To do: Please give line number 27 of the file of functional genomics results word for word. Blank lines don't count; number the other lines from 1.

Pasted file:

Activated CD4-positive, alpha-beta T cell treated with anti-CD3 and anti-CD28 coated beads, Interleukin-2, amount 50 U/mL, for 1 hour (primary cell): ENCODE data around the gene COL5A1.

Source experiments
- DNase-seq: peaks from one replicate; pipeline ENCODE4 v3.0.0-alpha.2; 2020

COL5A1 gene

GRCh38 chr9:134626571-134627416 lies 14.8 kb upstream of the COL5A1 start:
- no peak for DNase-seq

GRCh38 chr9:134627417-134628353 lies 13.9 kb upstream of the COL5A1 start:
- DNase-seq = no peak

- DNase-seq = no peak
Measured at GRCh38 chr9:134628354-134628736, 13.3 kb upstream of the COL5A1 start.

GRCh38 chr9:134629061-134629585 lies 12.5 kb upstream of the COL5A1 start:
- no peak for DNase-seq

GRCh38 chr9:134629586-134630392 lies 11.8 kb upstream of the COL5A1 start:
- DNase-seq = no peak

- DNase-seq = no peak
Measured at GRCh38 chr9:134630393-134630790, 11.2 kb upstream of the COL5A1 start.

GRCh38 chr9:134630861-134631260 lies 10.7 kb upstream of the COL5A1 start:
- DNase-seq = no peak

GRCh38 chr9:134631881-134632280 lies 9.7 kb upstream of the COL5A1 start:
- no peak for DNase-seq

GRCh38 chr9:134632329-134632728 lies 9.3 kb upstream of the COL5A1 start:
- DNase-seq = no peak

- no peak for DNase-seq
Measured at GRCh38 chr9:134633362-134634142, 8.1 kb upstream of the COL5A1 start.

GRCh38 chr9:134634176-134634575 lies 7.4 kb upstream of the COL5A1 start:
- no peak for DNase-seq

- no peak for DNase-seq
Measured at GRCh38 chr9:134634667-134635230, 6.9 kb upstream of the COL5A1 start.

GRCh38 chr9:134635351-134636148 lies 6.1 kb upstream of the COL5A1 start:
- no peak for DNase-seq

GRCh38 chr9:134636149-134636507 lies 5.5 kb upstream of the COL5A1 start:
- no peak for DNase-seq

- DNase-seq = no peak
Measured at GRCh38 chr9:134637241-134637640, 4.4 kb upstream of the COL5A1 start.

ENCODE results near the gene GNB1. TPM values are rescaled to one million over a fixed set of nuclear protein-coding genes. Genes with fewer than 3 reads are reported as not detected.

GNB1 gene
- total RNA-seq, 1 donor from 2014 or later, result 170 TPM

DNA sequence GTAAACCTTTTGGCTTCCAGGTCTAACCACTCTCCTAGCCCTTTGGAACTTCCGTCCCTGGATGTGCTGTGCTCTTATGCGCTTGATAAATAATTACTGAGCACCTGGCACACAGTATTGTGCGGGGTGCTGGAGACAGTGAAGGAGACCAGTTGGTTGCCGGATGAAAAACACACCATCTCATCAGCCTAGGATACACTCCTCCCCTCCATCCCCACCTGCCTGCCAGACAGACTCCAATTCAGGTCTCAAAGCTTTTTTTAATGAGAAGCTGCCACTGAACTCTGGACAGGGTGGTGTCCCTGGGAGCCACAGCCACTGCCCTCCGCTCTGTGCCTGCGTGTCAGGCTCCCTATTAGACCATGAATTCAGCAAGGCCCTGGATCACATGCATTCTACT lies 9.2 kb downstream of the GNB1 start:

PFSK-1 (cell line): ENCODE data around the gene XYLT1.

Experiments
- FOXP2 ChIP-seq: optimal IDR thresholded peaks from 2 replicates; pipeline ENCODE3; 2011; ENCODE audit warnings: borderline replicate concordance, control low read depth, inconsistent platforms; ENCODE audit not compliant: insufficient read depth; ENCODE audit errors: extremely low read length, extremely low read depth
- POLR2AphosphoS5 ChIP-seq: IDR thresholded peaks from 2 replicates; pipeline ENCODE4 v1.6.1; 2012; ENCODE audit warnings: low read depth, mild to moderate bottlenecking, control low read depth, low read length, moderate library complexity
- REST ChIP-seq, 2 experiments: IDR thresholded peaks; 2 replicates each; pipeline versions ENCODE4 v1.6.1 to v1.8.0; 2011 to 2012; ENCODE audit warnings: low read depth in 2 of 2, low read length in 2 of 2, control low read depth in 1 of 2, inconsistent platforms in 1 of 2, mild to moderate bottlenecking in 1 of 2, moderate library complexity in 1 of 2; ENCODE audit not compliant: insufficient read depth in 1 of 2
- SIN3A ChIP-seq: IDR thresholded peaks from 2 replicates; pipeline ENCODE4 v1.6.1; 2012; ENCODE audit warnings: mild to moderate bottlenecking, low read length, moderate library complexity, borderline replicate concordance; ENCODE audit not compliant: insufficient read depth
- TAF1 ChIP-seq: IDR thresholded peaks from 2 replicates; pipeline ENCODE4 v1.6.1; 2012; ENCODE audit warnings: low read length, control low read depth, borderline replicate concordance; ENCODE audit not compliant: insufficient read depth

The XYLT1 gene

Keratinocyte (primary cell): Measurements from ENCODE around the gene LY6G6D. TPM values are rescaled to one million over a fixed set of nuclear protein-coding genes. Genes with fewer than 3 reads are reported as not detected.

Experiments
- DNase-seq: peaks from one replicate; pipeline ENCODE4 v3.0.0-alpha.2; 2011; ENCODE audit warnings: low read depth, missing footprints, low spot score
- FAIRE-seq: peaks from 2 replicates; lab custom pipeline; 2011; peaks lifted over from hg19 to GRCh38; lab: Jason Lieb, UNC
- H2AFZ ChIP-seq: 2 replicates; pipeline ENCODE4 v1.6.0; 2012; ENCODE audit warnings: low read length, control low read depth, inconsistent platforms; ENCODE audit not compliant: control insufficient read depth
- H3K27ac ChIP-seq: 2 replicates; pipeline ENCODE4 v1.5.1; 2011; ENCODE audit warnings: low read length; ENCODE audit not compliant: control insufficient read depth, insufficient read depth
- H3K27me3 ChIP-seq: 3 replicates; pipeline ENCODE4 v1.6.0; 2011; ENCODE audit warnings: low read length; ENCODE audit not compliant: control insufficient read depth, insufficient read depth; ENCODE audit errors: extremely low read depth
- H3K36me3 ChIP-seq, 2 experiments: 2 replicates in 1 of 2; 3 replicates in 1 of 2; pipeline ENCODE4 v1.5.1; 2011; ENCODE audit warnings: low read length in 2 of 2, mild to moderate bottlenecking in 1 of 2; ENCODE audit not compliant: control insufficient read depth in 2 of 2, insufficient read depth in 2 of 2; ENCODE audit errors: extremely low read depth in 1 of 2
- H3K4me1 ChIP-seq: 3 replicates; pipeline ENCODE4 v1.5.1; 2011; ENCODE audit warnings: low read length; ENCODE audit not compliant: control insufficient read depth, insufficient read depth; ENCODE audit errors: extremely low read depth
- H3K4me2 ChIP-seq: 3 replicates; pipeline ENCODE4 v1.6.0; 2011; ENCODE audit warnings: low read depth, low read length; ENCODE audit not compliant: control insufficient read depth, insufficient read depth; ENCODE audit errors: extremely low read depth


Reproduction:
- no peak for DNase-seq